When we think of eye-catching and performance driven drives, it’s probably LaCie that comes to mind, and when we think of rugged and durable drives, that’s historically LaCie as well, given the, err, Rugged line. But G-Tech has their own set of ‘rugged drives’ and the latest of which is a small and fast SSD with USB-C, given you security and speed in a small form factor.

It’s called the G-Drive Mobile SSD R-Series (a mouthful), and is certainly aimed at the professional crowd given the decision to go with USB, speed, and price. At 560MB/s it’s faster than the similar small SSDs from Samsung, like the T1 and T3, and even a little bit faster than LaCie’s Rugged SSD, which hopefully we’ll be testing soon. See our review of the 5TB Rugged USB-C here:


Giving the G-Drive Mobile SSD R-Series that kind of transfer speed certainly makes it compelling as a working drive. I’ve long advocated using the T1 and T3 as great working drives for those who work within a studio, or move between locations and or computers. Also, if you’re computer doesn’t have an SSD, using an external SSD for your working files, say in a Capture One Session or Lightroom Library can really speed things up – especially in Lightroom.

So it has speed and a small form factor, but what about durability? LaCie’s Rugged has had that corner pretty much, well, cornered for some time, but according to the press release this G-Drive SSD R-Series is a challenger:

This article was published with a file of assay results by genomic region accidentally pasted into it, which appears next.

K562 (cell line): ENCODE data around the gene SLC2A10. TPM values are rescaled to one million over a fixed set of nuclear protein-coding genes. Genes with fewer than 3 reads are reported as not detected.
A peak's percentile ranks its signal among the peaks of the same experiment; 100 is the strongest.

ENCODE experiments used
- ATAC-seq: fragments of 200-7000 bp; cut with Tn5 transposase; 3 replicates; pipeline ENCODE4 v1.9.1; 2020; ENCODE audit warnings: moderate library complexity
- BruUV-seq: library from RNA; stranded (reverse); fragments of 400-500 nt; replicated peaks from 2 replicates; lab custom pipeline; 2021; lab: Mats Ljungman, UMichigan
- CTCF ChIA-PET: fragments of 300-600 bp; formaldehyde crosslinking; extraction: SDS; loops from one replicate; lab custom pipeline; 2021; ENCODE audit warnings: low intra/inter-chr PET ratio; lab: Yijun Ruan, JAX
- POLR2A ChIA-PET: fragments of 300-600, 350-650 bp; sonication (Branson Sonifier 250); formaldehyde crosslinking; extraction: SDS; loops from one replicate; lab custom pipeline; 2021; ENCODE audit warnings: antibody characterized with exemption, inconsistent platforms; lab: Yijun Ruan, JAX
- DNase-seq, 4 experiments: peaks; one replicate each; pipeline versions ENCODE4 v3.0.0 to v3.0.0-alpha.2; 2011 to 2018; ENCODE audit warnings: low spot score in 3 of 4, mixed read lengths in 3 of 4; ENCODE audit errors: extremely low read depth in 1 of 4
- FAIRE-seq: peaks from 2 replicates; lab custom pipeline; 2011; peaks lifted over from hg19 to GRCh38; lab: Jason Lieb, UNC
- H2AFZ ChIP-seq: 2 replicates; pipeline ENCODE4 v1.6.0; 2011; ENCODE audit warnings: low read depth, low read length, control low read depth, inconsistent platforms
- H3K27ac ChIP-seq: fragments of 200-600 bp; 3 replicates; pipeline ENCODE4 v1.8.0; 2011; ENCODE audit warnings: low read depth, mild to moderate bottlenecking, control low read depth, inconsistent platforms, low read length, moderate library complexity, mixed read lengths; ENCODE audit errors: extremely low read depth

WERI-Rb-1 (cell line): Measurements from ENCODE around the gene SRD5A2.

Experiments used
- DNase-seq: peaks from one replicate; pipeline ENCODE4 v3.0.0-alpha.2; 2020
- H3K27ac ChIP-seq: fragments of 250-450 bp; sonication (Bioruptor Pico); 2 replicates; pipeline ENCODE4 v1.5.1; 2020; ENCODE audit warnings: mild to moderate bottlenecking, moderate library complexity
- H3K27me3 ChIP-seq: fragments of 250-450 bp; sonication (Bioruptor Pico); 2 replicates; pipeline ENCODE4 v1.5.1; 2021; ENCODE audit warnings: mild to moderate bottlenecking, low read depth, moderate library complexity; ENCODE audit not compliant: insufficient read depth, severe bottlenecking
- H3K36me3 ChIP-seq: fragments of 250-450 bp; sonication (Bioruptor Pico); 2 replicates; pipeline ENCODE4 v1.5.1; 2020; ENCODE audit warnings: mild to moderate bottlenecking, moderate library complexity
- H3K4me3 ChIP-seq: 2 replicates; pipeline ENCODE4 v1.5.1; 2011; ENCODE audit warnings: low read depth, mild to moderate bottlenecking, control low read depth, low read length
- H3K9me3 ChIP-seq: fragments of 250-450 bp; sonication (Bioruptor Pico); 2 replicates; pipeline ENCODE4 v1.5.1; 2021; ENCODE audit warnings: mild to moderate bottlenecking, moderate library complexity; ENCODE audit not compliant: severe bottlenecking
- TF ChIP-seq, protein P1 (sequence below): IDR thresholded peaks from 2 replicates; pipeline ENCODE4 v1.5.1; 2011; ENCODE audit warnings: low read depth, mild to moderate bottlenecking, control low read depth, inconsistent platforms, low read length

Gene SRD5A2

When the luxury of indoor production isn’t an option, the G-DRIVE mobile SSD R-Series device is built using hand-picked components to withstand tough conditions in the field and provides a rugged solution you can trust. In addition, it will have an International Protection Rating of 67 (IP67) for water and dust resistance and has been tested to withstand up to a 3-meter drop on a carpeted concrete floor and 1000 lbs of pressure (crush resistance).

That’s impressive all the way round, and you can get these in 500GB, 1TB, and 2TB versions thus far, with pricing from $199, $379, and $699 respectively. That pricing spread is actually quite nice too, since it works out to only be about a 5 cent difference per gig (40, 38, 25 again respectively).

Source: DPReview